James: Creation. And that creation applies to relationships, products, and emotions.
June is Pride Month. How do you honor and celebrate the LGBTQ community all year?
Shirley: The big picture starts at home. It starts with kindness, but it goes far deeper than that. We seek safety, acceptance for everyone; but when speaking to our son, we highlight that we are all different. We are individuals, and that is beautiful. And, within those differences we are equal. My son, my wife, our families, and our chosen families—we are part of the LGBTQ community, and we celebrate our lives daily.
In the workplace, three goals are always in play:
Making inclusivity a priority and standard.
Creating a space that is welcome and safe for all.
We put our money where it counts by donating to initiatives that support the LGBTQ community, such as the Trevor Project.
James: By celebrating me. And striving to give room and respect for everyone to celebrate themselves in their own human, beautiful, messy, bold, annoying, quiet, inspiring, confusing, challenging, weird way.
As an identifying LGBTQ community member, what has been a lesson you’ve learned that has moved the needle for your career? Or for your business?
Shirley: I came out when I was 32, and despite my age, my achievements, and my commitment, I don’t feel that I was truly seen. Don’t get me wrong, those that matter most saw me, but there was more to it. There was still a part of me that felt shame. The seed of shame that was implanted in me early on still remained. And I kept feeding it.
Bringing W3LL PEOPLE to life was not an easy feat. It took a team, and it took an invaluable amount of support from family and friends who really showed up. Their faith and belief in me devoured the fear I had in starting a brand. This bucket of love also contained the two people I started W3LL PEOPLE with—James Walker and Renee Snyder. James and I, both being gay, dedicated much time to LGBTQ partnerships and efforts from the start. And, from the start, I was clear about my sexual preference. Initially I felt terrified of judgement. Guess what? There was none! And if there was, I quickly realized that it didn’t serve me or my mission, so I moved forward. I made a commitment to myself and I was honoring it. I am not saying that owning a business is the only way to be ‘seen’. I am saying that when one realizes what they are truly capable of, a fire builds within that extinguishes fear, doubt and shame that allows us to overcome any roadblocks or challenge.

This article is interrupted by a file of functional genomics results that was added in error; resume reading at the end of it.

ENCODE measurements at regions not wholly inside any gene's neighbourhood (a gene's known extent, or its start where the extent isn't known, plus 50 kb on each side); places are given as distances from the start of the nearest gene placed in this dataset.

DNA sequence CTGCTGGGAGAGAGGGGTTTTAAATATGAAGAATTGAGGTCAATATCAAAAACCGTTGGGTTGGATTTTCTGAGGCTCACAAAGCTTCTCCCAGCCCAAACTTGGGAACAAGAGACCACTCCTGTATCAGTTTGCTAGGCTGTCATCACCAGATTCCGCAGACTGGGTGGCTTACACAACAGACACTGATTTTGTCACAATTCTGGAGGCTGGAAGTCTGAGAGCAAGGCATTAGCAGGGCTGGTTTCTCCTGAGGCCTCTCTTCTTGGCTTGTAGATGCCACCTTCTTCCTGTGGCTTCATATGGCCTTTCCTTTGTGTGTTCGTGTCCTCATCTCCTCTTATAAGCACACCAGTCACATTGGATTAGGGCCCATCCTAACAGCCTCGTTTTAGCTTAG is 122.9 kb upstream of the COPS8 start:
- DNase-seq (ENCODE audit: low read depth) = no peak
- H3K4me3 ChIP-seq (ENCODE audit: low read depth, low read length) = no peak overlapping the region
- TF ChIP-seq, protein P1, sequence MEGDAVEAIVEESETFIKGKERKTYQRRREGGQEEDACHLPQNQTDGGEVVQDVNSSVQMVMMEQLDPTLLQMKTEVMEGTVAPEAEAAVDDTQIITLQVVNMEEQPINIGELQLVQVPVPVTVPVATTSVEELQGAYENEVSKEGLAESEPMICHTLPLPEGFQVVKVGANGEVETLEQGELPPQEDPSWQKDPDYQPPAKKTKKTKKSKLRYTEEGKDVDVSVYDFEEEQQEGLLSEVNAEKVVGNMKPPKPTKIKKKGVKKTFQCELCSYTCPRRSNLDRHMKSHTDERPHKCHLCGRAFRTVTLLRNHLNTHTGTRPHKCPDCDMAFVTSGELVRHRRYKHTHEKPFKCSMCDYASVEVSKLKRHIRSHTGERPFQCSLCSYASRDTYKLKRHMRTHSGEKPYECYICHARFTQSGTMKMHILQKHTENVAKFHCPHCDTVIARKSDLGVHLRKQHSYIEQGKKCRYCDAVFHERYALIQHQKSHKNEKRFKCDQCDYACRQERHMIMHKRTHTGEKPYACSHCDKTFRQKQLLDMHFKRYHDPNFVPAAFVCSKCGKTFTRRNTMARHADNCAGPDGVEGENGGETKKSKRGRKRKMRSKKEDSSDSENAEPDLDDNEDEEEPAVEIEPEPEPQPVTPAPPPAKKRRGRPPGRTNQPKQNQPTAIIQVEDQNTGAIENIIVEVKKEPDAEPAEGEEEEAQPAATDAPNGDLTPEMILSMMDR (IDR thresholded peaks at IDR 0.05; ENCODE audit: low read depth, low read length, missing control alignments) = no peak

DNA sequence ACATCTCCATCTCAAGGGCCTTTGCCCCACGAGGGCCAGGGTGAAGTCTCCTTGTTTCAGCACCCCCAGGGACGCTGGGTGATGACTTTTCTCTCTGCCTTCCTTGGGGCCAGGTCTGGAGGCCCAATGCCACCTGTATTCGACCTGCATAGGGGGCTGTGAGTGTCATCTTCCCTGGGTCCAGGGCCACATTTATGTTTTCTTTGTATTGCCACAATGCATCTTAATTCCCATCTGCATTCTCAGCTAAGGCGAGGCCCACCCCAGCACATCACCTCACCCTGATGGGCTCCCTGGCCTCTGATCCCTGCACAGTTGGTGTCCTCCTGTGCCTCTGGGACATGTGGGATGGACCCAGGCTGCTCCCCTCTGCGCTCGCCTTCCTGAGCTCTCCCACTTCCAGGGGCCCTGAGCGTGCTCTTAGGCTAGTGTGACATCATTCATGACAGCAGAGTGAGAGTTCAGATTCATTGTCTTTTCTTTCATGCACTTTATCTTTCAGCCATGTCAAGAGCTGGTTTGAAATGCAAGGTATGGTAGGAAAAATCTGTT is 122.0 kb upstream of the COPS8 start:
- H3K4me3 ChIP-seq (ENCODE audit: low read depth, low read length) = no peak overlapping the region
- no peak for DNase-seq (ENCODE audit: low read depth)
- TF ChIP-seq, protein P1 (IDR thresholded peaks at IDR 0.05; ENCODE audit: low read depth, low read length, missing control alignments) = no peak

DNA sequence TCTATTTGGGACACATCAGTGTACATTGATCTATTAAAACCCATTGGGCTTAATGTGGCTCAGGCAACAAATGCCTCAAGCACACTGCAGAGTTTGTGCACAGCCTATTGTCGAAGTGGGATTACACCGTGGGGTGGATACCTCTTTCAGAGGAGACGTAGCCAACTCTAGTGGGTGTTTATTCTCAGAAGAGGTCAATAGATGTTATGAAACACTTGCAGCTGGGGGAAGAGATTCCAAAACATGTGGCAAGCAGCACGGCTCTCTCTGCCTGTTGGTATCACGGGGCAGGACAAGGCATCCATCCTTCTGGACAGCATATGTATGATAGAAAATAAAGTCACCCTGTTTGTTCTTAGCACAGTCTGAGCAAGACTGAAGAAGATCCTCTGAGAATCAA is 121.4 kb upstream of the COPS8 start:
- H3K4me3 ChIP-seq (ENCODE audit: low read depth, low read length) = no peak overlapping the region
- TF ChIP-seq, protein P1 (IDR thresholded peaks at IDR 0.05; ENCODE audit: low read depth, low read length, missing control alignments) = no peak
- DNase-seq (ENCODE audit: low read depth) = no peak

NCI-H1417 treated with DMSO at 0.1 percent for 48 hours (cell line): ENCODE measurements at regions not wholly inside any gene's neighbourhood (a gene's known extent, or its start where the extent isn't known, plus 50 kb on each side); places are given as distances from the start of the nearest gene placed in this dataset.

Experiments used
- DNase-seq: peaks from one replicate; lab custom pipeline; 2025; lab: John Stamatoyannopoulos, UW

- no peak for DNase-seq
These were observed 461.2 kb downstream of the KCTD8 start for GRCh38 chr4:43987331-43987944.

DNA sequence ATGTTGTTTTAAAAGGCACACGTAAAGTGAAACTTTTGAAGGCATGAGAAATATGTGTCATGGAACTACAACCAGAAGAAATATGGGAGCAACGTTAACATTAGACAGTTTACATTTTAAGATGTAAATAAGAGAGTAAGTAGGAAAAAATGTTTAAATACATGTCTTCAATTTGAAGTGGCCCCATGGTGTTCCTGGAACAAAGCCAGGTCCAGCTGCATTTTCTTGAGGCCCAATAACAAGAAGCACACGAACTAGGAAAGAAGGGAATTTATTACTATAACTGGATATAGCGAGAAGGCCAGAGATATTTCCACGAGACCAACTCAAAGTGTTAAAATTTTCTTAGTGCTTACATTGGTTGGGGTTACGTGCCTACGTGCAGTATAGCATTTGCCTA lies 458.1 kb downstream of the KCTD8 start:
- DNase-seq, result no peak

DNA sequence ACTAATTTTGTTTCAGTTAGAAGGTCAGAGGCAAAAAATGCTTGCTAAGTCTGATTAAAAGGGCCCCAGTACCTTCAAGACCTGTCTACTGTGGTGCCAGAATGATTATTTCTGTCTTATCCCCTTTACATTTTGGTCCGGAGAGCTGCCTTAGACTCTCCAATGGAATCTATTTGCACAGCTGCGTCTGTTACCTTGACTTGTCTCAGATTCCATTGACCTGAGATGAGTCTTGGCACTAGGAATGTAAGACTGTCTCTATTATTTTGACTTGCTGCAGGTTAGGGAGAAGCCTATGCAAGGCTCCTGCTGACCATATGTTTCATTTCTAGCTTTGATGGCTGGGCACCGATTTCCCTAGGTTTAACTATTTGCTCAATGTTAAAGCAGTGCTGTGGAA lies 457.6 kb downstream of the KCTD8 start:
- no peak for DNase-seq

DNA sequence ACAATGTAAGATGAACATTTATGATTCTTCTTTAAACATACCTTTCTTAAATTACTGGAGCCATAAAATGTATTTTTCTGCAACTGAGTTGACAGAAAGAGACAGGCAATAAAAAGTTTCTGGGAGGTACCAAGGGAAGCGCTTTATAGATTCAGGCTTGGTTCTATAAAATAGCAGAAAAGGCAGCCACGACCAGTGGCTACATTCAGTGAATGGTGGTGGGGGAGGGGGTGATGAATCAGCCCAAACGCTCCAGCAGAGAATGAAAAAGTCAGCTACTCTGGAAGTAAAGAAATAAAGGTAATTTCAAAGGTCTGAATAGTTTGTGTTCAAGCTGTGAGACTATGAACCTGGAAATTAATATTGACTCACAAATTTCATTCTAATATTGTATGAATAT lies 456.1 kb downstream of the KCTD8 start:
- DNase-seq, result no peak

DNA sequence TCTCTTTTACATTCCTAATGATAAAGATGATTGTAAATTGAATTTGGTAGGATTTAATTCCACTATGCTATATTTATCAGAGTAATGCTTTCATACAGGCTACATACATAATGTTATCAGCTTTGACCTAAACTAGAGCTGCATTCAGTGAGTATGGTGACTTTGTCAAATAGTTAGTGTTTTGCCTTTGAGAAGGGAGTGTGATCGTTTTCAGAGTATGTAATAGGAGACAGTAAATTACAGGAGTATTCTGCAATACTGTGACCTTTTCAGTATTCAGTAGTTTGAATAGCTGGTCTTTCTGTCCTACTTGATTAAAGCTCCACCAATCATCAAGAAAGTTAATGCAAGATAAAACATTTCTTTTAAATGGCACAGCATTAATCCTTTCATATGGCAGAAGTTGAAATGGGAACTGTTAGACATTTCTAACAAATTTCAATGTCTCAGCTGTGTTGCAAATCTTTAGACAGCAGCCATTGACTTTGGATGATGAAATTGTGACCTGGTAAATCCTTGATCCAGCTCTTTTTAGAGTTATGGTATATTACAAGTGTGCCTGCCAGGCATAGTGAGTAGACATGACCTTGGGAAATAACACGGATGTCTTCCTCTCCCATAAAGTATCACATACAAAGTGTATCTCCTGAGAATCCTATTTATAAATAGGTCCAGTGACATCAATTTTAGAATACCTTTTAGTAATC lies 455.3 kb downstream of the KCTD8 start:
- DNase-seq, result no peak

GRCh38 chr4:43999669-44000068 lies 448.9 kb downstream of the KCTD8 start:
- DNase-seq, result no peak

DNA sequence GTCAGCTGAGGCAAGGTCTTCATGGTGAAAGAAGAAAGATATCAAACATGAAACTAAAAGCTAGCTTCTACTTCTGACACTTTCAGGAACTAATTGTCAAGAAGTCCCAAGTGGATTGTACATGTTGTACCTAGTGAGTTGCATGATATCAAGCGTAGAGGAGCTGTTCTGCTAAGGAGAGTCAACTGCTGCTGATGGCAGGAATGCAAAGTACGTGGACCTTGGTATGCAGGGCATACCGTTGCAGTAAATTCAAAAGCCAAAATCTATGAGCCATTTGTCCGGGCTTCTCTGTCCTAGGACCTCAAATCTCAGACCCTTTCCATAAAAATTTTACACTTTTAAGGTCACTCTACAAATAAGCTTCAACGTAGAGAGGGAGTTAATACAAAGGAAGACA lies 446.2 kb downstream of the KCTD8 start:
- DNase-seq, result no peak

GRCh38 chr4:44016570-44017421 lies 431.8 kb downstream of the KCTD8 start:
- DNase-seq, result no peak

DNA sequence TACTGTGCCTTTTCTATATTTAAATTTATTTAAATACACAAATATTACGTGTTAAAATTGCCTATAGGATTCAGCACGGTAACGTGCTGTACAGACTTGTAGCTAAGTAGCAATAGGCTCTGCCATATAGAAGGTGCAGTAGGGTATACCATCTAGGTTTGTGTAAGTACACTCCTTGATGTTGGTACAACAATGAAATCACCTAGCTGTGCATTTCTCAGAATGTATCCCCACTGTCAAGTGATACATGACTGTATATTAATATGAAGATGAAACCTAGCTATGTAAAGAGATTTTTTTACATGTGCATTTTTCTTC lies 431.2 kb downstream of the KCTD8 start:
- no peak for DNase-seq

James: As a Hispanic gay man in America, I am used to feeling different—particularly in the business world. I have spent a lifetime challenging the status quo. This spirit has served me well in business where strength and self-reliance are essential to face the “no.” I knew then, as I know now, that difference is good. Being different and thinking different is the fertile ground where new ideas flourish and create positive change. W3LL PEOPLE in all our conventional-beauty-busting-badassness is a prime example.
What professional and personal advice do you have for the younger LGBTQ community?
Shirley: ‘Keep swimming’ as my son would say (he’s a big “Finding Nemo” fan). I wish I told my younger self that I was capable, that I was worthy, that I have the power within to make my dreams come true. I let my fear, insecurities, and self-inflicted challenges get in the way. Shift your energy to what serves your soul, and let go of everything else.
James: In the late ’80s when I came out, the HIV pandemic was in full swing. It was a dark time for me. The conversation in play was based on my two least favorite things—ignorance and fear. It was challenging to have a productive dialogue with myself, much less those around me, including my family and peers. Ultimately, I had to find the love and understanding I sought from within. Once I did that, it all started to fall into place. If you can muster the courage to simply speak your truth, people may not like you, but they’re probably going to respect you. And I’ll take being myself and being respected over being financially successful, or famous, any day of the week.